Stuttering in Children

Many of us had gone through a stage during our childhood when our speech was uneven, characterised by start-and-stop manner of speaking. Usually, children are not aware that there is something wrong with such speech pattern. In due course, as children grow, speaking becomes easier and easier.

But many children suffer from speech problems, like severe stuttering. Considering its characteristics, stuttering can cause stress and can affect a child’s social relationships.

What is stuttering?

Many children, especially those aged between two and five, have difficulties in speaking smoothly. Many of them repeat the first word many times before they form a whole sentence.

Others even have a hard time completing a word. Others inject lots of “ands”, “uhs”, or “ums” while forming sentences. Some stop and start new sentences.

These are not considered stuttering. Basically, stuttering starts when a young child begins to show more obvious difficulties.

For instance, rather than repeating an entire word, many young children begin to repeat fragments of words. This occurs every few words. In some cases, even more often.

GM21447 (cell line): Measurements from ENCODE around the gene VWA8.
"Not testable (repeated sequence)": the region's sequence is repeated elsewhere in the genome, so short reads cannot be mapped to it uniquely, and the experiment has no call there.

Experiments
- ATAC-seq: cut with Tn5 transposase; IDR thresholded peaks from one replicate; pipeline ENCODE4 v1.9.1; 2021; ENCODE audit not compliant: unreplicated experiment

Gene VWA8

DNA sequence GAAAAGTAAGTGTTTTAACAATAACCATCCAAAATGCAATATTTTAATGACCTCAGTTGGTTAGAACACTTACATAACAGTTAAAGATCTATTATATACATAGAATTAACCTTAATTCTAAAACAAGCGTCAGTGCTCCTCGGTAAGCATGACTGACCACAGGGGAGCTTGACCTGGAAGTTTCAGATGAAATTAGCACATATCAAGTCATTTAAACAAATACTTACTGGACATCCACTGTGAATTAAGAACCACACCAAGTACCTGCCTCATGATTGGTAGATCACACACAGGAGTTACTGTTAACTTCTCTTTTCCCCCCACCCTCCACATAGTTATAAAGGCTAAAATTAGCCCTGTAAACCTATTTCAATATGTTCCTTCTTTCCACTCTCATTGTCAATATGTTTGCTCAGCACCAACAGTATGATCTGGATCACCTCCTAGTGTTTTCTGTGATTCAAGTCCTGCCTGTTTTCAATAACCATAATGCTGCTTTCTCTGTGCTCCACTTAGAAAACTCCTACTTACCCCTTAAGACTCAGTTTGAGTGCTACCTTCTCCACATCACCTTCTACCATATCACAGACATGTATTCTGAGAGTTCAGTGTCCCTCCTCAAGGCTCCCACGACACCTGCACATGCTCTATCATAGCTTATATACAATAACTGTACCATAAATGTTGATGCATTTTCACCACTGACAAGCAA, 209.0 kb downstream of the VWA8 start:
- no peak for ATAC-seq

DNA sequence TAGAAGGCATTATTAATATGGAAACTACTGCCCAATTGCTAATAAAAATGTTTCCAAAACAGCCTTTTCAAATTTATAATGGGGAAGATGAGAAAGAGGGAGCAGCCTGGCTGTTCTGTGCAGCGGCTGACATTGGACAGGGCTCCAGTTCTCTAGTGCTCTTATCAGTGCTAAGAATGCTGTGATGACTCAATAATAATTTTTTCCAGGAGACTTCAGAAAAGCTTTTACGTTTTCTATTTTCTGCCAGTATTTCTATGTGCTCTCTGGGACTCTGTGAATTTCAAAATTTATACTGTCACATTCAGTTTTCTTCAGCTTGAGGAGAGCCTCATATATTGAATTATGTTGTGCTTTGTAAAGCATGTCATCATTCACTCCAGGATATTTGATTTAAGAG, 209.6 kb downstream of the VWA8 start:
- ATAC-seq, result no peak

Stuttering further develops in the stage when a child becomes very self-conscious about the way he speaks.

He twitches his face in disappointment; he tries to move his mouth, but he cannot say a word.

A stuttering child may exclaim out words and sentences in a hurry. He may blurt it out in an uncommonly loud voice. Because they are ashamed, many stuttering children avoid talking as much as possible.

“Children with speech difficulties need to feel loved. You can help your child by making him comfortable with himself. It will surely help balance the inevitable loss of self-esteem and the self-consciousness caused by stuttering.”

Start to Care

o Many children have experienced stuttering during early childhood. Some of them outgrow the problem easily, while others have a more difficult time resolving it. Others suffer from severe stuttering as well:

o Many young children stutter in over half of the sentences. Some repeat each syllable more than four or five times. They also experience frequent “blockages”. This happens when they cannot produce a sound despite clear effort;